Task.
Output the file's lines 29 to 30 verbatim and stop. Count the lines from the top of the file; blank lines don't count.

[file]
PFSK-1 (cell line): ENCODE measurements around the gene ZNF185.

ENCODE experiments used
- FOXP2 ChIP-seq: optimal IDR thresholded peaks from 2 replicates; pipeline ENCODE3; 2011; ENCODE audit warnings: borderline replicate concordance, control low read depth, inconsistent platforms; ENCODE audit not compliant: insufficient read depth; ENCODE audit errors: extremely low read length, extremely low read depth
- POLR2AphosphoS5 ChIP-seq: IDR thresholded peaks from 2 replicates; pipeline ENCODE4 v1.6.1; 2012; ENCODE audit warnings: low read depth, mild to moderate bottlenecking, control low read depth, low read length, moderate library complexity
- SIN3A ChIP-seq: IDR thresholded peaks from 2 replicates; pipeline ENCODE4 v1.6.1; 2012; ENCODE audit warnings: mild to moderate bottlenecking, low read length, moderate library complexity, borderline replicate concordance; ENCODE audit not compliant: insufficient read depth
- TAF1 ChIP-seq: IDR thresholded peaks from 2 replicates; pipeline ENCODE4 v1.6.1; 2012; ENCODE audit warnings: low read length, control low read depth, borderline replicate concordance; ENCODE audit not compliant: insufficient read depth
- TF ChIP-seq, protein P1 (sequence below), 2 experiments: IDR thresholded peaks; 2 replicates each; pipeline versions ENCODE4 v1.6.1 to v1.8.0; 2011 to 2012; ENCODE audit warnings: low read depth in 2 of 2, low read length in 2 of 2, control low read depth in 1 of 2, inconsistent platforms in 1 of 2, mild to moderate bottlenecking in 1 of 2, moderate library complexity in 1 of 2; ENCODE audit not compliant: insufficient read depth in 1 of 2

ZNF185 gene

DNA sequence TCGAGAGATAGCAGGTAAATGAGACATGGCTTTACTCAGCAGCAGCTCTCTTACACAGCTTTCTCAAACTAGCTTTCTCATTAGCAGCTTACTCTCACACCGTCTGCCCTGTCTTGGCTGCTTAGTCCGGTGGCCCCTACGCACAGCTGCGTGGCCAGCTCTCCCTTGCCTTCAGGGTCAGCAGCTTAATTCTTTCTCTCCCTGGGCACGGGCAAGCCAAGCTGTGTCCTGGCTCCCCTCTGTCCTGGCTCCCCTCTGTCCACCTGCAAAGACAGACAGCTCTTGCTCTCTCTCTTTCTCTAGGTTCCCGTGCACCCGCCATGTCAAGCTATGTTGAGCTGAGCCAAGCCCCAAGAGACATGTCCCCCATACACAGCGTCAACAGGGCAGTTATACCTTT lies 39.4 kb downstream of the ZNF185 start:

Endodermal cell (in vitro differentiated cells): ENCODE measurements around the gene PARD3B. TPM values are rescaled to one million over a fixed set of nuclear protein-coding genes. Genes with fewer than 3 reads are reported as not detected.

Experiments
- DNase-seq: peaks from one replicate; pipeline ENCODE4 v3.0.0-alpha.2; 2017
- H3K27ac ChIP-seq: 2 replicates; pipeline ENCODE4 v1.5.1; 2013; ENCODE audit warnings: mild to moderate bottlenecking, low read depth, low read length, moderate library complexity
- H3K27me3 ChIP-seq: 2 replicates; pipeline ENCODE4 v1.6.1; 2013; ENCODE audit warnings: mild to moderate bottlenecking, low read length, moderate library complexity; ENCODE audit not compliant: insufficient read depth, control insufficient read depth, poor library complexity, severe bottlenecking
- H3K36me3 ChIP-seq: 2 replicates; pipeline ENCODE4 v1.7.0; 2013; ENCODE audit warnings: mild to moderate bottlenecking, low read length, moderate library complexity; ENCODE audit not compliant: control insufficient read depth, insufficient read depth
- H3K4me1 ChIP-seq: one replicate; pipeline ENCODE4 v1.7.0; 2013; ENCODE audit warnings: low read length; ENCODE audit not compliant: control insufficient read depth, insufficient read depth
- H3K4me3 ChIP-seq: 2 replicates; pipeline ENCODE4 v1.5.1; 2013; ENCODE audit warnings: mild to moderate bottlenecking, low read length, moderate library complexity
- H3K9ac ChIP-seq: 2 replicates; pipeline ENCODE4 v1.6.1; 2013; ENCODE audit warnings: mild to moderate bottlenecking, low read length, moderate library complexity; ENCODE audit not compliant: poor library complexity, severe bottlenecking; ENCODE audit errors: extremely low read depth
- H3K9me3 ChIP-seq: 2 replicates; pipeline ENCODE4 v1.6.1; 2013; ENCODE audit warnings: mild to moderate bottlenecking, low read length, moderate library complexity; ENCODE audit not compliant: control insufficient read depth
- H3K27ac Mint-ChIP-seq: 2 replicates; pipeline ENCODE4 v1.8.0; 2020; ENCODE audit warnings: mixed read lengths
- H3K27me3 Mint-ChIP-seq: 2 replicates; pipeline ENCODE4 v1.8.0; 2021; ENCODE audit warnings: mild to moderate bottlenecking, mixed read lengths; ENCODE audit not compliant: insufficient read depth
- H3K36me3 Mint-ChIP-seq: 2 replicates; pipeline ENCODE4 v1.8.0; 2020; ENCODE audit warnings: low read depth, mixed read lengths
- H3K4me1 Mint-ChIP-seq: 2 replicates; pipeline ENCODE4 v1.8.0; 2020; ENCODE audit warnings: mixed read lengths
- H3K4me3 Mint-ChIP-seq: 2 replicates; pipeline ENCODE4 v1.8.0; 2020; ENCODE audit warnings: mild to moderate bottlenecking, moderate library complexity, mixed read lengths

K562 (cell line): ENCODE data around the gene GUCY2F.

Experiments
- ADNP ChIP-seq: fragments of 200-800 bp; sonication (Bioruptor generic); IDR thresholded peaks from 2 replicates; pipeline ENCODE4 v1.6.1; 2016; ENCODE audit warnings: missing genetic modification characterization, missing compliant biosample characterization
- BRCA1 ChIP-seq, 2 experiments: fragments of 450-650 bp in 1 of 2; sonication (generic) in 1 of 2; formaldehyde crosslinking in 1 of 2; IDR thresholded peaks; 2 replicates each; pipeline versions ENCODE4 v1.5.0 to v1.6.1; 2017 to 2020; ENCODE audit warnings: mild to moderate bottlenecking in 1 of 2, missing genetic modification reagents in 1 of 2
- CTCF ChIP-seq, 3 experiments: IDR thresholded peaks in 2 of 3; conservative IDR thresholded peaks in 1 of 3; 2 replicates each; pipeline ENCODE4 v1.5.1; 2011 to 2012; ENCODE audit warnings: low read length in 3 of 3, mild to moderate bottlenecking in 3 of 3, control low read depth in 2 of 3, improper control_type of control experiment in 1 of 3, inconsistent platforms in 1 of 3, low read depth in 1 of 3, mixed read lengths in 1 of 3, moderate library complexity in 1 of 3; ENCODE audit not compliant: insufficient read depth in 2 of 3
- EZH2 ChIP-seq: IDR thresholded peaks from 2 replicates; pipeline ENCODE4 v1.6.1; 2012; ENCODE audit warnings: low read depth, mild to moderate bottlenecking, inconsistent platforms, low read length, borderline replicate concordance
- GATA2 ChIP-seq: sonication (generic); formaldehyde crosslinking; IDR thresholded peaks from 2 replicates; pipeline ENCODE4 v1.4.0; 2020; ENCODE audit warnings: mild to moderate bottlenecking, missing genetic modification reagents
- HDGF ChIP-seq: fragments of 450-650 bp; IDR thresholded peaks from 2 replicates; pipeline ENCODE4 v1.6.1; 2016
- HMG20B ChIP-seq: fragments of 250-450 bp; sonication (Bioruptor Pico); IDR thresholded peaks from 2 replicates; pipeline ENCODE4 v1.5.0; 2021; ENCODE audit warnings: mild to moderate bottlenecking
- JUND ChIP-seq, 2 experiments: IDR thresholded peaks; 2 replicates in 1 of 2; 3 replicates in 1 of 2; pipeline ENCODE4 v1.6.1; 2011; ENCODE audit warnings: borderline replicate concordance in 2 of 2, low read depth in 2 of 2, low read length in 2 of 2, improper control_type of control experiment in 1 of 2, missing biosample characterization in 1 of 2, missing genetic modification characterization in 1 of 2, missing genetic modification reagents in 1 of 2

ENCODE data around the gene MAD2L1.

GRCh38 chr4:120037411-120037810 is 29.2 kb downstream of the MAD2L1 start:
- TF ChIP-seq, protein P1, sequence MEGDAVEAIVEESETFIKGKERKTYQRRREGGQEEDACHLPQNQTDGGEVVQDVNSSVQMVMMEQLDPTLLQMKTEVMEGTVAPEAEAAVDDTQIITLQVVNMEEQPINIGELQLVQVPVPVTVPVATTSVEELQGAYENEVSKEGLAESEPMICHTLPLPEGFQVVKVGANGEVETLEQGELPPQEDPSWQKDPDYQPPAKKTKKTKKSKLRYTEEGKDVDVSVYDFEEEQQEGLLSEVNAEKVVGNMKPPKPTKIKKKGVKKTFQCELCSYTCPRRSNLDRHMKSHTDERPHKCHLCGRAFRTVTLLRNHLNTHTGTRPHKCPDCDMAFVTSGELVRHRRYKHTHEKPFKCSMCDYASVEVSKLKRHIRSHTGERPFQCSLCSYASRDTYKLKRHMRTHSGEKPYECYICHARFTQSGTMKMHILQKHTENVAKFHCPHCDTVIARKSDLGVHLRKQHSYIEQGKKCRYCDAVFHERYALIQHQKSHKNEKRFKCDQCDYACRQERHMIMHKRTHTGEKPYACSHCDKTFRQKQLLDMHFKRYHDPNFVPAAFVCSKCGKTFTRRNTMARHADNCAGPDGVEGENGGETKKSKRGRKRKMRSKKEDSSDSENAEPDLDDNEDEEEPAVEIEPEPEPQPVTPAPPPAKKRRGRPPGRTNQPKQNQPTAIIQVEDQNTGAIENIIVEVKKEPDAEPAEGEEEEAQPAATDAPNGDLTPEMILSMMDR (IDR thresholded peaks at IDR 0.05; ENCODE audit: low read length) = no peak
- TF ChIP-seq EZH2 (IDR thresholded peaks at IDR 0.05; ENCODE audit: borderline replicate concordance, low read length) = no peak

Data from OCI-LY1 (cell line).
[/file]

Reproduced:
- CTCF ChIP-seq, 3 experiments: IDR thresholded peaks in 2 of 3; conservative IDR thresholded peaks in 1 of 3; 2 replicates each; pipeline ENCODE4 v1.5.1; 2011 to 2012; ENCODE audit warnings: low read length in 3 of 3, mild to moderate bottlenecking in 3 of 3, control low read depth in 2 of 3, improper control_type of control experiment in 1 of 3, inconsistent platforms in 1 of 3, low read depth in 1 of 3, mixed read lengths in 1 of 3, moderate library complexity in 1 of 3; ENCODE audit not compliant: insufficient read depth in 2 of 3
- EZH2 ChIP-seq: IDR thresholded peaks from 2 replicates; pipeline ENCODE4 v1.6.1; 2012; ENCODE audit warnings: low read depth, mild to moderate bottlenecking, inconsistent platforms, low read length, borderline replicate concordance